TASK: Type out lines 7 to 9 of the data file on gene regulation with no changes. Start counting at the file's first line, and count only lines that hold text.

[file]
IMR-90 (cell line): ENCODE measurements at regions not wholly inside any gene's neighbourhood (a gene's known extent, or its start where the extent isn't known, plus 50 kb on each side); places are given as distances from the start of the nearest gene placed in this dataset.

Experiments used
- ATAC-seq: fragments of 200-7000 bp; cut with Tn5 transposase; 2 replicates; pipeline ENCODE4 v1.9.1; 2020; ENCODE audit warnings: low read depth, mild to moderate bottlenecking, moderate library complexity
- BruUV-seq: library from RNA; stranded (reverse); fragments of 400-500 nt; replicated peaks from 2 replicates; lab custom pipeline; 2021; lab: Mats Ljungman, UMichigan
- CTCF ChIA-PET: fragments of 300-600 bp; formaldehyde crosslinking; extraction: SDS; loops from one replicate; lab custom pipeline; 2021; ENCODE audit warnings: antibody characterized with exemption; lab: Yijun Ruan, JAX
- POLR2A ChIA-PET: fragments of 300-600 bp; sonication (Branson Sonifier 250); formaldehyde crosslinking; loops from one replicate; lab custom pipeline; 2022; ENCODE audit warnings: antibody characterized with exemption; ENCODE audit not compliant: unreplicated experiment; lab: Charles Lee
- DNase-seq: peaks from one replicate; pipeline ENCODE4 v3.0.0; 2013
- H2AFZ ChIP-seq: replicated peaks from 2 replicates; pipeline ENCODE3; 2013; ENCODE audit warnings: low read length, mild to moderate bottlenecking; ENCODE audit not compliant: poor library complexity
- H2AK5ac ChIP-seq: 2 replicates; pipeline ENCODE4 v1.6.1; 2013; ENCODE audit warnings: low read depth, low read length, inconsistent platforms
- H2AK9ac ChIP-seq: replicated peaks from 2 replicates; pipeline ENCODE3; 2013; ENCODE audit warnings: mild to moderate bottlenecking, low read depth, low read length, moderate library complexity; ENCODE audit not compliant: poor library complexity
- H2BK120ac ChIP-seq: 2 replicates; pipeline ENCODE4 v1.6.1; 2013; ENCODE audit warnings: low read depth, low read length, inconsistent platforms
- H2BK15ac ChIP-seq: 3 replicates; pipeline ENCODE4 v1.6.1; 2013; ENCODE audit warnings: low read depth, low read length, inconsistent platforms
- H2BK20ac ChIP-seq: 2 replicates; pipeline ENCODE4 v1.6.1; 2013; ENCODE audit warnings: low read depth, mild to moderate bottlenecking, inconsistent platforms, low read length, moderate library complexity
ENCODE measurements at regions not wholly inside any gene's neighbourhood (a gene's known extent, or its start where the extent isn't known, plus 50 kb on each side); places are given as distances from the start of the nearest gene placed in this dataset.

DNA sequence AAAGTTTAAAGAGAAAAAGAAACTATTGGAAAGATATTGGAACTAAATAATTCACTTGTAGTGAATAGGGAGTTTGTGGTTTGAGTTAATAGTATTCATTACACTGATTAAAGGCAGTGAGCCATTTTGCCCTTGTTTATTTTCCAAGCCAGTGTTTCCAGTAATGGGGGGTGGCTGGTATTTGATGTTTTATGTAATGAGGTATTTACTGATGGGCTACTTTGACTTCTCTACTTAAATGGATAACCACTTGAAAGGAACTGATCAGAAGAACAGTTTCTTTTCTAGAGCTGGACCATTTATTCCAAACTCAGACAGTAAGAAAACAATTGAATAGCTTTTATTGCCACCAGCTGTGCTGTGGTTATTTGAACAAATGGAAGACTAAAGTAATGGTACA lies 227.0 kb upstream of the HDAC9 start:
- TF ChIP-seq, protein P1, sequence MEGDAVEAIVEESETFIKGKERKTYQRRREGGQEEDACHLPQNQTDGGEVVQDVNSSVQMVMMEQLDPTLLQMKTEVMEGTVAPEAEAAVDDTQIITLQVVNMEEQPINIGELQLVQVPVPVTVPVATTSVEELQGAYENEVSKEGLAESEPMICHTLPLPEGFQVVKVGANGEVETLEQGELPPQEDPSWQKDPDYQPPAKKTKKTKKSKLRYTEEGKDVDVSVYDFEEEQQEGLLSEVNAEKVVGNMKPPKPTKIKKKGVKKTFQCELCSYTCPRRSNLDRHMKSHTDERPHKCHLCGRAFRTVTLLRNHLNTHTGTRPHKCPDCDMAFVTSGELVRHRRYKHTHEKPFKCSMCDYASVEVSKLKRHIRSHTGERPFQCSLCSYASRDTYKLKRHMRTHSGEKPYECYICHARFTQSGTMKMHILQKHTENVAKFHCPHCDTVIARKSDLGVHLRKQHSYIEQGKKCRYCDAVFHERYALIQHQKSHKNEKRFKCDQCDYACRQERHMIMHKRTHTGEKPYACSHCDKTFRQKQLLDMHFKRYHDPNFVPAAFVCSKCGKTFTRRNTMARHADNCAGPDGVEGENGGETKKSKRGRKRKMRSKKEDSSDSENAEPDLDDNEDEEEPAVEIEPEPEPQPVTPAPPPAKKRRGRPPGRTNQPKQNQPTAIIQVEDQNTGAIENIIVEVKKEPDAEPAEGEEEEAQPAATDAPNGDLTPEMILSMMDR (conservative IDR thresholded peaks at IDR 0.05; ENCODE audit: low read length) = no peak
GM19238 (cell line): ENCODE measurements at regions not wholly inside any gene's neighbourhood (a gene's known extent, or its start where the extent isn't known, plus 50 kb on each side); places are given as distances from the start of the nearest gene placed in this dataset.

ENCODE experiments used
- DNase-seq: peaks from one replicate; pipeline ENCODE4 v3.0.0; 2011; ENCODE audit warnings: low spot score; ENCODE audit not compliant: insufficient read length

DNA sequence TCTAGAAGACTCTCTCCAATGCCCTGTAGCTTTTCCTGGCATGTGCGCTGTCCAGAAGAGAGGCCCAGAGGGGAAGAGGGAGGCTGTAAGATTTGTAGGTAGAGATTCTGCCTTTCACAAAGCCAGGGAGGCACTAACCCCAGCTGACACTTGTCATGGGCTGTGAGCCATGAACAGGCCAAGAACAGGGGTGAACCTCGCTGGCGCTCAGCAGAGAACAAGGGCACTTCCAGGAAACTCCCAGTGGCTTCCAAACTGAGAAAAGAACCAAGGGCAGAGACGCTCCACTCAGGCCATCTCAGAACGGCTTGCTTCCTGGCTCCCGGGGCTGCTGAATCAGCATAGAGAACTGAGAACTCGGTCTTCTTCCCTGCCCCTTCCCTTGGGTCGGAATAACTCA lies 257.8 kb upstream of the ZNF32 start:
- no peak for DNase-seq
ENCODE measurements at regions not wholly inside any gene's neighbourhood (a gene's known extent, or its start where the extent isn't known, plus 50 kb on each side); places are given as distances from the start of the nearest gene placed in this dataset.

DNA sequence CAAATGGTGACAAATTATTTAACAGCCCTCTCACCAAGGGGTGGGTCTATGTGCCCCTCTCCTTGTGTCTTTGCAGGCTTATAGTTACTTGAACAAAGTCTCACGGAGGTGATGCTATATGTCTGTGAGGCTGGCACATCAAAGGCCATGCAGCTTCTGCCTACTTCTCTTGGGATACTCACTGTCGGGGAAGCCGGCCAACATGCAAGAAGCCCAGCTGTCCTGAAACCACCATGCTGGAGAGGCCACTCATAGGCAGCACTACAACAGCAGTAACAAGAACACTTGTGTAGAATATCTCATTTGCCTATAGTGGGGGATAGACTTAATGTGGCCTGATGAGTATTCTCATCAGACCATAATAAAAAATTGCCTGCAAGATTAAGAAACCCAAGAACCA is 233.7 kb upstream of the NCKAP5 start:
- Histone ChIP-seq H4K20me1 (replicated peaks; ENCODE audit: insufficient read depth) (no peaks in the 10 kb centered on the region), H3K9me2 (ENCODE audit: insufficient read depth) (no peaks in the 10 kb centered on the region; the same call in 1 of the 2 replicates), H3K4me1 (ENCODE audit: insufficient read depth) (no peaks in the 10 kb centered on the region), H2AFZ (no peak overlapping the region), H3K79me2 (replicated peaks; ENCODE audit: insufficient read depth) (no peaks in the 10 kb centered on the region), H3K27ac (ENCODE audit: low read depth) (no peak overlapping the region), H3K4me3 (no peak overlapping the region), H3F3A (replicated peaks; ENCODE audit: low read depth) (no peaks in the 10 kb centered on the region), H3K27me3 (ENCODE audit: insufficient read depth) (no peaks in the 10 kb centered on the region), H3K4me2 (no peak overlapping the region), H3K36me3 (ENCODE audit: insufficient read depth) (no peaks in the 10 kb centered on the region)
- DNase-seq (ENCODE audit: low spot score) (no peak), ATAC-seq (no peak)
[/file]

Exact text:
- DNase-seq: peaks from one replicate; pipeline ENCODE4 v3.0.0; 2013
- H2AFZ ChIP-seq: replicated peaks from 2 replicates; pipeline ENCODE3; 2013; ENCODE audit warnings: low read length, mild to moderate bottlenecking; ENCODE audit not compliant: poor library complexity
- H2AK5ac ChIP-seq: 2 replicates; pipeline ENCODE4 v1.6.1; 2013; ENCODE audit warnings: low read depth, low read length, inconsistent platforms